Monday 15 September 2008

Time for Haws (Hawthorn Berries)

Haws are the bright red fruit of the hawthorn tree and they're just coming into season right now. Many people just walk past these bright red berries, thinking them only fit for birds. But the truth is that they can be very tasty and you can make a whole range of foods from them, ranging from pies through jams to sauces. They're also extremely high in vitamin C and well worth collecting. They also freeze well and will keep until needed.

This past weekend I saw that haws were just coming into their own and the first truly ripe ones were not available. I will collect lots over the next few weeks, but the weekend's bounty allowed me to collect some fresh fruit and mix these with fresh wild blackberries and a few late season wild raspberries to make a very delicious winter fruit crumble, detailed below:

Haw, Wild Balckberry and Wild Raspberry Oatmeal Crumble


For the Fruit:
250g ripe haws, washed and drained
30g brown sugar
6 tbsp water

200g wild blackberries, washed and drained
100g wild raspberries, washed and drained
30g brown sugar
4 tbsp water
squeeze of lemon
1 tsp cornflour (cornstarch)

For the Crumble:
60g plain flour
30g coarse oatmeal
60g brown sugar
60g butter

Combine the haws, brown sugar and water in a pan and bring to a boil. Reduce to a simmer then cover and cook gently for 25 minutes until the haws have burst and are soft. Take off the heat, allow to cool until you can handle then pass through a fine-meshed sieve. Press the pulp down with the back of a spoon to extract as much haw juice as possible.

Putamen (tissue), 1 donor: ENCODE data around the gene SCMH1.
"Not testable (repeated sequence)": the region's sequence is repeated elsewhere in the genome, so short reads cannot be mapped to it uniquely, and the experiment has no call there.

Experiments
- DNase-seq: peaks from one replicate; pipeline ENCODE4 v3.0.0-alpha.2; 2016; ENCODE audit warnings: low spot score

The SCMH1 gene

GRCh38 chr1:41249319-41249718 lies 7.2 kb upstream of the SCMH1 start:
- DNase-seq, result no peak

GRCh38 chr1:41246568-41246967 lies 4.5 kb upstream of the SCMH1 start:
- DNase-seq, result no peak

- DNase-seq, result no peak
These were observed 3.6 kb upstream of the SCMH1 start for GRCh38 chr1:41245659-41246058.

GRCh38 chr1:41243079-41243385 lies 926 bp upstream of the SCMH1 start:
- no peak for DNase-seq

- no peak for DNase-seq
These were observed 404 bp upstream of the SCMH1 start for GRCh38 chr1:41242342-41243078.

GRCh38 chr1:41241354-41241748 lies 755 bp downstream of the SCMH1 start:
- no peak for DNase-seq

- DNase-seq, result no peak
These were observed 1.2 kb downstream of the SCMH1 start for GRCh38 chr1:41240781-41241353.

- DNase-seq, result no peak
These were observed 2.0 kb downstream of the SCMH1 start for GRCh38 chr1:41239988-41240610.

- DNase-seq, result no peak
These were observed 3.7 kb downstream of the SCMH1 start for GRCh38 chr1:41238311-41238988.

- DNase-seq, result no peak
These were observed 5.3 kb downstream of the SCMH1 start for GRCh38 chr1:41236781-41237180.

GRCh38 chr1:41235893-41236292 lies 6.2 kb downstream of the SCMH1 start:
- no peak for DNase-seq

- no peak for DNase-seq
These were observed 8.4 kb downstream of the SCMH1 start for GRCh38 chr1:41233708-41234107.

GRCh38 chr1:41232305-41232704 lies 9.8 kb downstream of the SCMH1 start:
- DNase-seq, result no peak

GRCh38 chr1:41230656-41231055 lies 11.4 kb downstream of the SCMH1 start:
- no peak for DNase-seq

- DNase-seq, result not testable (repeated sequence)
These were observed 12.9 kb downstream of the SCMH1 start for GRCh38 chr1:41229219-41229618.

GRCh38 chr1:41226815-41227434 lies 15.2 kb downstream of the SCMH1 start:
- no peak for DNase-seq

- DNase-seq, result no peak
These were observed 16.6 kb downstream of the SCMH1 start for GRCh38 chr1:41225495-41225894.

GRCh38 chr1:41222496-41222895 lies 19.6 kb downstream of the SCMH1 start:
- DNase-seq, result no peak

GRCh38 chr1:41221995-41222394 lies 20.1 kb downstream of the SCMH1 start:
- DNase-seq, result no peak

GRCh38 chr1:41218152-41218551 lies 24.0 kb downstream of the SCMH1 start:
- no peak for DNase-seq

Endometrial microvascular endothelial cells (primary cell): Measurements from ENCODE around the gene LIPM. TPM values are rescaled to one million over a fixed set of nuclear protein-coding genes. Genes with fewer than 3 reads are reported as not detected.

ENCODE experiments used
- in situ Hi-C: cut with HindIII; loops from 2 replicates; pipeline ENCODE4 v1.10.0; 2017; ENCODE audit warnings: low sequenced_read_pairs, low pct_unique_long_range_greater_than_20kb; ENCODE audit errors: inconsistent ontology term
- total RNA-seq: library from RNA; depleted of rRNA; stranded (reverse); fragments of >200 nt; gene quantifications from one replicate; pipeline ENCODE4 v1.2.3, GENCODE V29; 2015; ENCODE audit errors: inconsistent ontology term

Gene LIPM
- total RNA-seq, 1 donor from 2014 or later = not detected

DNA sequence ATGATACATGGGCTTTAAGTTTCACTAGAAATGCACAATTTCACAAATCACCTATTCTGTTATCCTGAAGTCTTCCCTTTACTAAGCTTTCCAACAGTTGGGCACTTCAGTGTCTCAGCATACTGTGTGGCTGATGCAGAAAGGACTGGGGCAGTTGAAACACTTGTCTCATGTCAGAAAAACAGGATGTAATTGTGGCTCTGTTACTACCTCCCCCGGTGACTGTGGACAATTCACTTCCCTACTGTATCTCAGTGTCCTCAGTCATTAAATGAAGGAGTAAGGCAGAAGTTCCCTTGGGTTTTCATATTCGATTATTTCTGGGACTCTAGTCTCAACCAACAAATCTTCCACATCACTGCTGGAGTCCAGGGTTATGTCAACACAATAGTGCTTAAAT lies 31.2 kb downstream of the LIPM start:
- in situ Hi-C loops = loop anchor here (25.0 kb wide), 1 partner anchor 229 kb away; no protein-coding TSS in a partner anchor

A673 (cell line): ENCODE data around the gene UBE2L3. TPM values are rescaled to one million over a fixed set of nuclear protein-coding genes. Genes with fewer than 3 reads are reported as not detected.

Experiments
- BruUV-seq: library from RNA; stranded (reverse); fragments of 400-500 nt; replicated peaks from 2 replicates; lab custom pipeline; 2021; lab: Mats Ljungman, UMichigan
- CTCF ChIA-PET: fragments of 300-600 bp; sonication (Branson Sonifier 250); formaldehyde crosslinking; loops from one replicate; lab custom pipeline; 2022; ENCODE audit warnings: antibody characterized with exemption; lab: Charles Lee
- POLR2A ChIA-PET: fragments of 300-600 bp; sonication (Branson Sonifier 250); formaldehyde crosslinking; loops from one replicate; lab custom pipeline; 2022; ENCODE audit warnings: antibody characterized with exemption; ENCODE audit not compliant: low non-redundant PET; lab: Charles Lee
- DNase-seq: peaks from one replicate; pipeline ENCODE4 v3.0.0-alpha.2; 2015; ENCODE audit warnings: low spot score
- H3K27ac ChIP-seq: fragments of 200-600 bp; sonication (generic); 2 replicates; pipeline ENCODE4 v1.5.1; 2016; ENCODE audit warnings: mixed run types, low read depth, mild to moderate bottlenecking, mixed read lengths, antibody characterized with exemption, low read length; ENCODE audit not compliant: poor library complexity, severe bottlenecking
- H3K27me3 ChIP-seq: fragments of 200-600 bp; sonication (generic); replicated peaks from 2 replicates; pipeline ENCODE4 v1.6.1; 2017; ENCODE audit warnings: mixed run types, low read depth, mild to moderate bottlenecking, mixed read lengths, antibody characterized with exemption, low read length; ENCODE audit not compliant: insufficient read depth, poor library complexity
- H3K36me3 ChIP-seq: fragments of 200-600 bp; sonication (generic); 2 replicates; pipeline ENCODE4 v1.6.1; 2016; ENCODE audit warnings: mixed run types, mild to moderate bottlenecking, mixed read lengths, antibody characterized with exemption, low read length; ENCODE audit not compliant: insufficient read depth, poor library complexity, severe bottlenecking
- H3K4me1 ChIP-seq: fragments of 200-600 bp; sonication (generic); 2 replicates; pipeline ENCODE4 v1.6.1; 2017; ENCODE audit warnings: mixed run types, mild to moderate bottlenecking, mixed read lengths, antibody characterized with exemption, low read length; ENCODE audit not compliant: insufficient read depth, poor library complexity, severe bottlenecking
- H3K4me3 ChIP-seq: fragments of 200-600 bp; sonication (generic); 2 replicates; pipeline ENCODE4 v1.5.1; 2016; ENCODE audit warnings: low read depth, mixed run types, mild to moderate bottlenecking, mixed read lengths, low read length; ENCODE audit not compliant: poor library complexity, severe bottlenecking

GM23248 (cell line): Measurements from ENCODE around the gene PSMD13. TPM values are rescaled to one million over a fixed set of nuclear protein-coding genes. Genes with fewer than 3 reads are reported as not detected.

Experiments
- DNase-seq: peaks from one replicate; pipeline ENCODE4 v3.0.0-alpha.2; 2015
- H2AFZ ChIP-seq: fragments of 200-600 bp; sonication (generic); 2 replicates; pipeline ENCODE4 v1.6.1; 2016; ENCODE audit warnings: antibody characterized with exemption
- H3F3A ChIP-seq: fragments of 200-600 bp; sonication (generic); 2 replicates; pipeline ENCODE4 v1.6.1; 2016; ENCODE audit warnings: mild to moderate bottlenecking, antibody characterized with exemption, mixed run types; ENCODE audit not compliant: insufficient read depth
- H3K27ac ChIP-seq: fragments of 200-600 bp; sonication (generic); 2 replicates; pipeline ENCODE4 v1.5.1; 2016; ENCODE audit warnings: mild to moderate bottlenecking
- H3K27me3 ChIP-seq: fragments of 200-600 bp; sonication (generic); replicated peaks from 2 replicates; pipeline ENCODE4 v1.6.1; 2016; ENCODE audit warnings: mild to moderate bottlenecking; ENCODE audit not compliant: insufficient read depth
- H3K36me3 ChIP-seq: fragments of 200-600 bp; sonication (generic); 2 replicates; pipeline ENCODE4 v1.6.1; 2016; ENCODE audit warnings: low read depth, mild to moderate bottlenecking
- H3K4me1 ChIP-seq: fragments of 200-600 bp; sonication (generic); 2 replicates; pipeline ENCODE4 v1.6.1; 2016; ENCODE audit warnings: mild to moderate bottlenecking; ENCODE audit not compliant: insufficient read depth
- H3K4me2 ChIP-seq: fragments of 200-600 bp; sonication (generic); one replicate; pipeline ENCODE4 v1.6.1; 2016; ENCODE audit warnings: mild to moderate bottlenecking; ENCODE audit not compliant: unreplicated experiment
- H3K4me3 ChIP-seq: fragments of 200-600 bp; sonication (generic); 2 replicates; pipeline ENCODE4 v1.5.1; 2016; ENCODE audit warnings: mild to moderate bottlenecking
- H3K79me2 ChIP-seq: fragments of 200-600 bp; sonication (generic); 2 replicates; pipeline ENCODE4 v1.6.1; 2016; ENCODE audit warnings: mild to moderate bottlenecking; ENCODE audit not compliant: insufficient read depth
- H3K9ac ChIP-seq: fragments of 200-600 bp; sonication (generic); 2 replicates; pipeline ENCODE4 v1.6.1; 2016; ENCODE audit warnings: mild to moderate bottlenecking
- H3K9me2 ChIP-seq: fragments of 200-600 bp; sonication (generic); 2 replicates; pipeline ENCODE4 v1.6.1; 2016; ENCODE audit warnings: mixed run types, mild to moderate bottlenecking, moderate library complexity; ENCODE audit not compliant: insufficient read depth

In a clean pan combine the haw juice, blackberries, wild raspberries, brown sugar, water and lemon juice. Bring this mixture just to a boil then reduce to a simmer and cook gently until the mixture has thickened and the fruit are just soft (but still firm), about 8 minutes' cooking time.

Turn the fruit into the base of an oven-proof dish and scatter the cornflour over the top. Meanwhile, mix together the flour and oatmeal then cube the butter and add to this mixture. Rub the butter into the flour and oatmeal mix with your fingertips until the mixture resembles coarse breadcrumbs. Stir in the brown sugar then, using your hands, sprinkle the topping evenly over the fruit. Tamp the oatmeal crumble mix down slightly then transfer to an oven pre-heated to 200°C. Bake for between 25 and 30 minutes, or until the fruit is hot and bubbling and the top of the dish is a nice golden brown in colour.

Serve hot with milk, cream, ice cream or custard.

If you would like more ideas for recipes using haws as a main ingredient, why not visit the Celtnet haw recipes pages. You can also find more information about hawthorn berries and the use of haws as a wild food on the Celtnet Recipes Hawthorn information page with recipes.

For all the wild food recipes on this blog, see the wild food recipes page.

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